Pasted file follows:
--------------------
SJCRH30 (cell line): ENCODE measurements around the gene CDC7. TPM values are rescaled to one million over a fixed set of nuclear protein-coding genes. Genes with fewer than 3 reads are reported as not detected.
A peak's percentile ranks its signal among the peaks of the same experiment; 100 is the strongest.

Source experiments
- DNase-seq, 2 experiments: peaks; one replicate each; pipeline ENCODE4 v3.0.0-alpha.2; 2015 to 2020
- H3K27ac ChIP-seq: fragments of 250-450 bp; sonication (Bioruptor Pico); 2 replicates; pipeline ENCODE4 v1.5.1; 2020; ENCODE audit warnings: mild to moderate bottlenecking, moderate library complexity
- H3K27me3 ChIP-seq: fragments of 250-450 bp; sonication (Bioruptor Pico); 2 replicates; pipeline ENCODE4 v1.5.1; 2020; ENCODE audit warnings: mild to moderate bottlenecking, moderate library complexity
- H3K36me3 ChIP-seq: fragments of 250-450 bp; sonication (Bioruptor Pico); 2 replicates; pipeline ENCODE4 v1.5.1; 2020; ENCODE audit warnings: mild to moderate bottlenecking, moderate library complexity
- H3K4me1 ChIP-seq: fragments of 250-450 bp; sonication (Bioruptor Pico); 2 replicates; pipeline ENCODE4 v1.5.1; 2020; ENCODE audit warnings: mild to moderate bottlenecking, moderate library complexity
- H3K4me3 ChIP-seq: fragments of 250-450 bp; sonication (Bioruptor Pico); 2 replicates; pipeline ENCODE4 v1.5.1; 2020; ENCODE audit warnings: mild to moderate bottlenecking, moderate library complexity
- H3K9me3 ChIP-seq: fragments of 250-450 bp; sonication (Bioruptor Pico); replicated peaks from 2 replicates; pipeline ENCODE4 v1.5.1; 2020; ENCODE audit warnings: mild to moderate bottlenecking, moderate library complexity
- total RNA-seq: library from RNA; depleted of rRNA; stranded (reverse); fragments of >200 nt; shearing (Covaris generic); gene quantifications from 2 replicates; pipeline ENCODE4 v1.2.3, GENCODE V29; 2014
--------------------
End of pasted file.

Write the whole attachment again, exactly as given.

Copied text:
SJCRH30 (cell line): ENCODE measurements around the gene CDC7. TPM values are rescaled to one million over a fixed set of nuclear protein-coding genes. Genes with fewer than 3 reads are reported as not detected.
A peak's percentile ranks its signal among the peaks of the same experiment; 100 is the strongest.

Source experiments
- DNase-seq, 2 experiments: peaks; one replicate each; pipeline ENCODE4 v3.0.0-alpha.2; 2015 to 2020
- H3K27ac ChIP-seq: fragments of 250-450 bp; sonication (Bioruptor Pico); 2 replicates; pipeline ENCODE4 v1.5.1; 2020; ENCODE audit warnings: mild to moderate bottlenecking, moderate library complexity
- H3K27me3 ChIP-seq: fragments of 250-450 bp; sonication (Bioruptor Pico); 2 replicates; pipeline ENCODE4 v1.5.1; 2020; ENCODE audit warnings: mild to moderate bottlenecking, moderate library complexity
- H3K36me3 ChIP-seq: fragments of 250-450 bp; sonication (Bioruptor Pico); 2 replicates; pipeline ENCODE4 v1.5.1; 2020; ENCODE audit warnings: mild to moderate bottlenecking, moderate library complexity
- H3K4me1 ChIP-seq: fragments of 250-450 bp; sonication (Bioruptor Pico); 2 replicates; pipeline ENCODE4 v1.5.1; 2020; ENCODE audit warnings: mild to moderate bottlenecking, moderate library complexity
- H3K4me3 ChIP-seq: fragments of 250-450 bp; sonication (Bioruptor Pico); 2 replicates; pipeline ENCODE4 v1.5.1; 2020; ENCODE audit warnings: mild to moderate bottlenecking, moderate library complexity
- H3K9me3 ChIP-seq: fragments of 250-450 bp; sonication (Bioruptor Pico); replicated peaks from 2 replicates; pipeline ENCODE4 v1.5.1; 2020; ENCODE audit warnings: mild to moderate bottlenecking, moderate library complexity
- total RNA-seq: library from RNA; depleted of rRNA; stranded (reverse); fragments of >200 nt; shearing (Covaris generic); gene quantifications from 2 replicates; pipeline ENCODE4 v1.2.3, GENCODE V29; 2014